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Park and rides still being discussed

Pemberton, Squamish adamant that VANOC should pay

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Park and ride facilities are being considered for Pemberton and Squamish during the 2010 Games, but when they'll go up, how much they cost and who's going to pay for them is open to question - three months before the Games start.

Pemberton Mayor Jordan Sturdy told Pique in an interview that the Vancouver Organizing Committee for the 2010 Olympic and Paralympic Games (VANOC) has been looking into a park and ride in his community since the early development of its transportation plans. For most, transit will be the only way of traveling to Whistler during the Games.

Sturdy said the idea was first presented to Pemberton by VANOC and B.C. Transit, and situating a park and ride in the northern town makes sense because it houses a workforce of about 1,000 people a day who need to get to Whistler.

"Most of them take their own vehicles," he said. "Some will be able to walk to the bus... but anybody who lives outside the current bus catchment area will need a bus and they need a place to park and the enhanced bus service runs from the village into Whistler. It doesn't run from Birken into Whistler."

Sturdy went on to say that there are many residents who could have trouble accessing the bus network if they can't drive to the stops. People who live in areas such as Owl Ridge, Ivey Lake and up the Pemberton Meadows Road are well outside any bus catchment area.

Besides the regular workforce of 1,000, Pemberton may also play host to several thousand volunteers and if there's no park and ride facility some residents and volunteers may be forced to walk long distances in the snow to get to buses.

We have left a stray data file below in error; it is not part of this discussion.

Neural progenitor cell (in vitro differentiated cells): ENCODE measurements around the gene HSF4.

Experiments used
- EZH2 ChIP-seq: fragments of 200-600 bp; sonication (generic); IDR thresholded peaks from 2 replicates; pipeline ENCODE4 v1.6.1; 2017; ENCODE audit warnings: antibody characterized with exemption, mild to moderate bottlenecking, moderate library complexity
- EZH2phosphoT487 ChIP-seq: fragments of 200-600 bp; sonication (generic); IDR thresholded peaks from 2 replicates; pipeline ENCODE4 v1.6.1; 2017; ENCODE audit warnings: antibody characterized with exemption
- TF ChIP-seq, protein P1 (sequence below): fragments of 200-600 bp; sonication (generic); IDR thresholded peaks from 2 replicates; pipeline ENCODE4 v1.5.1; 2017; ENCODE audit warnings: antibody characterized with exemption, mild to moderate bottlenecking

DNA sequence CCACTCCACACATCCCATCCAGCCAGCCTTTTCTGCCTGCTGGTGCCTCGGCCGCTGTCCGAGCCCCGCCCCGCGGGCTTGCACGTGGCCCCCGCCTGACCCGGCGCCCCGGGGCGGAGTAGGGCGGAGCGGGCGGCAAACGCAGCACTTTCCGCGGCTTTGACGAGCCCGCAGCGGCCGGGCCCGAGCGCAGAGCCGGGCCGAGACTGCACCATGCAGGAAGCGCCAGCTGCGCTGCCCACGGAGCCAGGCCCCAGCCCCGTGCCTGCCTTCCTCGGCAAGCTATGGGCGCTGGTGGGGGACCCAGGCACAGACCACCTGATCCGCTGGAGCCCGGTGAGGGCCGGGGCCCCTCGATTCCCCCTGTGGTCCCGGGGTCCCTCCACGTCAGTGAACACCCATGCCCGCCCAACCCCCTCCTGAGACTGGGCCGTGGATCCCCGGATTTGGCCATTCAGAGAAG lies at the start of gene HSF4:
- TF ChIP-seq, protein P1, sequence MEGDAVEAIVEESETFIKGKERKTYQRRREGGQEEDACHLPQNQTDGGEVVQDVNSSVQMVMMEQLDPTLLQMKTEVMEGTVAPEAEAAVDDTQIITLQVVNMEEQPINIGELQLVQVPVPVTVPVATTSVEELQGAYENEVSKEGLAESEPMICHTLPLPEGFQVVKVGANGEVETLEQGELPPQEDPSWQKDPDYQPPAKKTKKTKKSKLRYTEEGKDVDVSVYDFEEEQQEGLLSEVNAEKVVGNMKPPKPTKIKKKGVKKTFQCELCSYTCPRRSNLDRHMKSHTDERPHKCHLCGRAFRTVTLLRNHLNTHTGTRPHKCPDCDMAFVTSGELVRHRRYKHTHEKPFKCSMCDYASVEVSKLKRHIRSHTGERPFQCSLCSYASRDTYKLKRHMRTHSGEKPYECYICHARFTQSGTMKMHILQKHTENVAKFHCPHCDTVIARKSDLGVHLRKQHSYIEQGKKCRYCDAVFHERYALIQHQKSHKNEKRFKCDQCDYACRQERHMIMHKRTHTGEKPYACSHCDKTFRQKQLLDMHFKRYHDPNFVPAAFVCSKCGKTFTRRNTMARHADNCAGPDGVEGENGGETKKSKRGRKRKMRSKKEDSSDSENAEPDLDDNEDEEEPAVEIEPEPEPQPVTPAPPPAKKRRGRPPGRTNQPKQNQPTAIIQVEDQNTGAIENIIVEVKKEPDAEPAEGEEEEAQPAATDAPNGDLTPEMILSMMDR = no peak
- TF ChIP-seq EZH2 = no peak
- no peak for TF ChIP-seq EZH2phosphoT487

Sturdy feels a park and ride is necessary, but as it stands he's not entirely sure how it'll be paid for.

"The project is challenged in that VANOC and B.C. Transit have refused to contribute," he said.

"They are not willing to contribute to completing the project or developing the infrastructure needed to have a park and ride. They're suggesting it should be on the backs of the village taxpayer and the village council is not particularly pleased with that option."

Sturdy said Pemberton has gone to VANOC with a park and ride proposal that could cost $400,000 but thus far the committee has said "we have no money," according to him.

If a park and ride gets built in Pemberton, the village hopes to see it serve as a general parking area as part of a downtown enhancement project so that people don't need to drive through it all the time. There are already parking areas located near businesses such as the Pemberton Hotel and AG Foods but Sturdy hopes to see more.

"We want to redevelop the whole area from the north end to the south into an area that is welcoming," he said. "A bit of an entranceway to the community (that) encourages you to come and park your car and do your business and return to your vehicle and head on your way back home or whatever.

"It's in our downtown redevelopment plan to encourage and support a walkable community."

VANOC declined to comment, saying it is still holding discussions with regard to a park and ride, but it is hoping to give the Games workforce some certainty about how it will get around.

Squamish Mayor Greg Gardner said the community is working on its own park and ride facility with VANOC but discussions are ongoing. He said there will be a volume of traffic coming from Squamish to Whistler during the Games that won't be able to get past a checkpoint at Alice Lake Provincial Park if they're driving. People will thus need to use buses.

Asked who'll pay, Gardner said any costs for a park and ride would be borne by VANOC.

 

 

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